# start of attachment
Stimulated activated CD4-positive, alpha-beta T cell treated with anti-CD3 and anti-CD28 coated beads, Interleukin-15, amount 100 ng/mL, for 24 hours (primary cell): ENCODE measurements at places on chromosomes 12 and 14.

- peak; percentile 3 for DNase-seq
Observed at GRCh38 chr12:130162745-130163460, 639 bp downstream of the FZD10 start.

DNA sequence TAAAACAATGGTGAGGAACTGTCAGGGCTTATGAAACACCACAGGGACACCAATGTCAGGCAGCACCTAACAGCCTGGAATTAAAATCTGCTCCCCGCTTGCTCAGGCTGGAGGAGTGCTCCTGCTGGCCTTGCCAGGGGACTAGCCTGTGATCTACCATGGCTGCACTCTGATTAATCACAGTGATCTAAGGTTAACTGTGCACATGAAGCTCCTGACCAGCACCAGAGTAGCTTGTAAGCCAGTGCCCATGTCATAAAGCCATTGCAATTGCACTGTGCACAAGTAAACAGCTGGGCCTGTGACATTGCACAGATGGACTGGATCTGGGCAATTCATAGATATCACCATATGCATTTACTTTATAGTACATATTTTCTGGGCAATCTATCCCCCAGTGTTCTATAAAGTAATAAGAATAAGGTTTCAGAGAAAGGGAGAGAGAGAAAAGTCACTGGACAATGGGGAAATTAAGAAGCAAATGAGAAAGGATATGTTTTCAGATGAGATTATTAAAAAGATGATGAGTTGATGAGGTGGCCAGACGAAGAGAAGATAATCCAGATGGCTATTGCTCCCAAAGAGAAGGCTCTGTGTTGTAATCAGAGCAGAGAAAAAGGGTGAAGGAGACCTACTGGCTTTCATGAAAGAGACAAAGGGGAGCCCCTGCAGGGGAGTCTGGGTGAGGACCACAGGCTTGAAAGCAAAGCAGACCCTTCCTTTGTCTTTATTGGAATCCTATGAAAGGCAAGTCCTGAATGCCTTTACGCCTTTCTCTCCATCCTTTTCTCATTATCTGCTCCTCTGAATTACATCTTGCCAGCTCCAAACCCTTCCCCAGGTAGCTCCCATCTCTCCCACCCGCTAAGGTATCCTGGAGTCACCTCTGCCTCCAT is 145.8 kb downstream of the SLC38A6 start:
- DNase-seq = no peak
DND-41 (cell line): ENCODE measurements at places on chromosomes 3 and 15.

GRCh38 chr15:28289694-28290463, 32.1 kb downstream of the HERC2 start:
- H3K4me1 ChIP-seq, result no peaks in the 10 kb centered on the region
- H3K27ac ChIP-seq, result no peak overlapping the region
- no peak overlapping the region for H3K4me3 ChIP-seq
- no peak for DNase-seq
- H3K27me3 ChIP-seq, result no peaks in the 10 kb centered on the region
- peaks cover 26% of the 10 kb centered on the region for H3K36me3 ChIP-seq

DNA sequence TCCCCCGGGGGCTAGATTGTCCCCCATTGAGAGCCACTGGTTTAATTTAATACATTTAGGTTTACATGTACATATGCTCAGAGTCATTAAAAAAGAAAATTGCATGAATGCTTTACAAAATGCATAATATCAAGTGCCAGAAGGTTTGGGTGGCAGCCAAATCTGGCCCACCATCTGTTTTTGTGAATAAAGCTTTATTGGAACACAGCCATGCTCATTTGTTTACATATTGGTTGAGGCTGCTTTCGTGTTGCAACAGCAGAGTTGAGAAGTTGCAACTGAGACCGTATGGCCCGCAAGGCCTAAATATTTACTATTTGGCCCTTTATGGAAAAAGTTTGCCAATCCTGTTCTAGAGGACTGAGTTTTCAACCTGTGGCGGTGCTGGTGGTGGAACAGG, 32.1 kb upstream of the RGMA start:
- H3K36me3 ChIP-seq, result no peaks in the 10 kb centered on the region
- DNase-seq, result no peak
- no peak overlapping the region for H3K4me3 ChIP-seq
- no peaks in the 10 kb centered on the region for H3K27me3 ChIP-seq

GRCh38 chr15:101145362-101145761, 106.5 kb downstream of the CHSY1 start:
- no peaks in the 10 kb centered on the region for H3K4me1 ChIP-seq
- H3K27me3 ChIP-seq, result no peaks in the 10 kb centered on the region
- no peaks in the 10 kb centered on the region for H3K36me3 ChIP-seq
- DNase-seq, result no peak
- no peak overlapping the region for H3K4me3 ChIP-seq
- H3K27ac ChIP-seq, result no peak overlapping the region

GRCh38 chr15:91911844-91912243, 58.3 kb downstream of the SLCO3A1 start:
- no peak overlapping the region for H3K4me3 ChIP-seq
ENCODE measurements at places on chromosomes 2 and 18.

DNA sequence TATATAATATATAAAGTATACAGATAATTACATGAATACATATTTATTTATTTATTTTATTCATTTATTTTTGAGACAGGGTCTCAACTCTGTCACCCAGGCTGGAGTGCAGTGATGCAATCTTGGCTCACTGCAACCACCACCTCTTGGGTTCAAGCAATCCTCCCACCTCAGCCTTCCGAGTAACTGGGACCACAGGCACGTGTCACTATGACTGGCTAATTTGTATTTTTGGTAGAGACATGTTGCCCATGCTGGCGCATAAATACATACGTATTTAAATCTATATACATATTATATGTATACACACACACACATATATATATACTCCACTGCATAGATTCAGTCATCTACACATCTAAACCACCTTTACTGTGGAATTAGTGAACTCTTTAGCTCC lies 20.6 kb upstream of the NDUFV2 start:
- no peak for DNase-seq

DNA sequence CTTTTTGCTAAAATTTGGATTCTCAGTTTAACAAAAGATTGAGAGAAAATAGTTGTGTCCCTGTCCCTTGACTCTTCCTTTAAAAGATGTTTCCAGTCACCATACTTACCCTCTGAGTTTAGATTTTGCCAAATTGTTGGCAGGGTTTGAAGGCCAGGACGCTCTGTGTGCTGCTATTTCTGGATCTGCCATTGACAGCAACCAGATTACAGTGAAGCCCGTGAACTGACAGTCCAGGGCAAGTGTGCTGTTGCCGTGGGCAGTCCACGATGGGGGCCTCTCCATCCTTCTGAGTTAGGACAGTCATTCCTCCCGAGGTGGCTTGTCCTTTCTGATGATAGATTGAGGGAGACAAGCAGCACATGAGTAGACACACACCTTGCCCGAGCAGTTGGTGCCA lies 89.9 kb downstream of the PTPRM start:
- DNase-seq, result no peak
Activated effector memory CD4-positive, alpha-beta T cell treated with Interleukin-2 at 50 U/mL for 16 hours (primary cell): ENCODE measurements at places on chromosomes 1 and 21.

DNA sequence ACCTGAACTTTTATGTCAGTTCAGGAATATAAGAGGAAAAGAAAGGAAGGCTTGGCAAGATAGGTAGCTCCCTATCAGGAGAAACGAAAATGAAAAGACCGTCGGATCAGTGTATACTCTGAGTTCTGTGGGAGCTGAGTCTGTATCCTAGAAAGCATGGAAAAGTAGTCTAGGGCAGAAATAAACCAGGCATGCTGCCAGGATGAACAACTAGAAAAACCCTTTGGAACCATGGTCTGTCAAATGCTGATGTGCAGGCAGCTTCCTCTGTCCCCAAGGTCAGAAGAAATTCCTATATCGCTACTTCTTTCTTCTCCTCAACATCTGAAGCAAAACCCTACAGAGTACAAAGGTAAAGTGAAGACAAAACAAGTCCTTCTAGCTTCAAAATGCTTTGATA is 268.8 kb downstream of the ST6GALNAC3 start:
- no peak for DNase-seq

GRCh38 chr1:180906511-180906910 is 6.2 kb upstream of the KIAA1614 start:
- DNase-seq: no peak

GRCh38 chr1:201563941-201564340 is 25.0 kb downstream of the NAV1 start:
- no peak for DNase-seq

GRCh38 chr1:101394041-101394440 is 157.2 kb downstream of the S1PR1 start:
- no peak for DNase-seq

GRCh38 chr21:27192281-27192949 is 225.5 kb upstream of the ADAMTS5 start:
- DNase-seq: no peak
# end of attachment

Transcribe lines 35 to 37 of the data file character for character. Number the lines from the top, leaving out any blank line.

- no peak for DNase-seq

GRCh38 chr1:180906511-180906910 is 6.2 kb upstream of the KIAA1614 start:
- DNase-seq: no peak